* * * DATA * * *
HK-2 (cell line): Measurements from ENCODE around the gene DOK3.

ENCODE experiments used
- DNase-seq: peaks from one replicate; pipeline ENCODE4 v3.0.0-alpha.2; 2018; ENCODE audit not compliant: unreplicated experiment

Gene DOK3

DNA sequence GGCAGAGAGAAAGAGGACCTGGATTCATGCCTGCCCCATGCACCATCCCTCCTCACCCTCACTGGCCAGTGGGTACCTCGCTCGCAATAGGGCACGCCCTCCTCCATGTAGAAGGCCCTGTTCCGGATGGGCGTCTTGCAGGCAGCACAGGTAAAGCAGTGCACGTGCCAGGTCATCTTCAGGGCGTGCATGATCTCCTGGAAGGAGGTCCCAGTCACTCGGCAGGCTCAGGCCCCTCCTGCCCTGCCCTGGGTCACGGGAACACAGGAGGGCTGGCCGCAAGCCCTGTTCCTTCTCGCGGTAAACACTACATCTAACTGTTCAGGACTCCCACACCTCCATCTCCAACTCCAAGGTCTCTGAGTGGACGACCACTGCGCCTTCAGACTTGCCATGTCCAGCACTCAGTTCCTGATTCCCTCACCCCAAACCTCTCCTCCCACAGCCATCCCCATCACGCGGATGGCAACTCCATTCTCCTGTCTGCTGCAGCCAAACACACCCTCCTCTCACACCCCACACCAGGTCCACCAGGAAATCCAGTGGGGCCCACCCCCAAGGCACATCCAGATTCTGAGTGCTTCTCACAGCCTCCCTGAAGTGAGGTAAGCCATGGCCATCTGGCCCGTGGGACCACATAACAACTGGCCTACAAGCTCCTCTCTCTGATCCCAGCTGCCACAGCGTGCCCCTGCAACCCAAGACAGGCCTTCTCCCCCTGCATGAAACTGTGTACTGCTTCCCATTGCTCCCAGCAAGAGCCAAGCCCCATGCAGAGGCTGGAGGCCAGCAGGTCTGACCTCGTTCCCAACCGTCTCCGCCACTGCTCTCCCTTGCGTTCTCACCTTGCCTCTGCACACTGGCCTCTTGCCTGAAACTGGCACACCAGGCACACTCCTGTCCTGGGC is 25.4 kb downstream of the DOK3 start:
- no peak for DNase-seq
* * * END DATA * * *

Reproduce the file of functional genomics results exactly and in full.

HK-2 (cell line): Measurements from ENCODE around the gene DOK3.

ENCODE experiments used
- DNase-seq: peaks from one replicate; pipeline ENCODE4 v3.0.0-alpha.2; 2018; ENCODE audit not compliant: unreplicated experiment

Gene DOK3

DNA sequence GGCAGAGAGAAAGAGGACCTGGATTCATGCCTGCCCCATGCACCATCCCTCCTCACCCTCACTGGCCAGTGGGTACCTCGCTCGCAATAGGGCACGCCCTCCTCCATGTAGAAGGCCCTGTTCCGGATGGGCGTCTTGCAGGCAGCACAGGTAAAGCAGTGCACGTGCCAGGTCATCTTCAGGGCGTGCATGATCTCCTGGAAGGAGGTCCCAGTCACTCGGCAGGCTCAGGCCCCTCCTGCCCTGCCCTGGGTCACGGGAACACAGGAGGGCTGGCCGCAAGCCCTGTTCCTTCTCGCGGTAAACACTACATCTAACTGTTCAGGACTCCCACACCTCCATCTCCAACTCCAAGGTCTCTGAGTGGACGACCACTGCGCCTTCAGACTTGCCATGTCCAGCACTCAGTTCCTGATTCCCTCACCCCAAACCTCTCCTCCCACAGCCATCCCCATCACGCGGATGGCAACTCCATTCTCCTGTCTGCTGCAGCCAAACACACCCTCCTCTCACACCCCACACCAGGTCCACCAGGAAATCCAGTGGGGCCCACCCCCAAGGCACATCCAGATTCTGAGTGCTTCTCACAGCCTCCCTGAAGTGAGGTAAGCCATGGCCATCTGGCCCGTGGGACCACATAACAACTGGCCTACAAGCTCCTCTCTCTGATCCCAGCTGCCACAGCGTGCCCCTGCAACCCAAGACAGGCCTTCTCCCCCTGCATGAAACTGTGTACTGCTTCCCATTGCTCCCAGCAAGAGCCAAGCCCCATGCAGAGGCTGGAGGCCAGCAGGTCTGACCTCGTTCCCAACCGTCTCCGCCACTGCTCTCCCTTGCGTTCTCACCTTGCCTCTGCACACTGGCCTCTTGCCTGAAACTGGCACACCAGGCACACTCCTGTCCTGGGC is 25.4 kb downstream of the DOK3 start:
- no peak for DNase-seq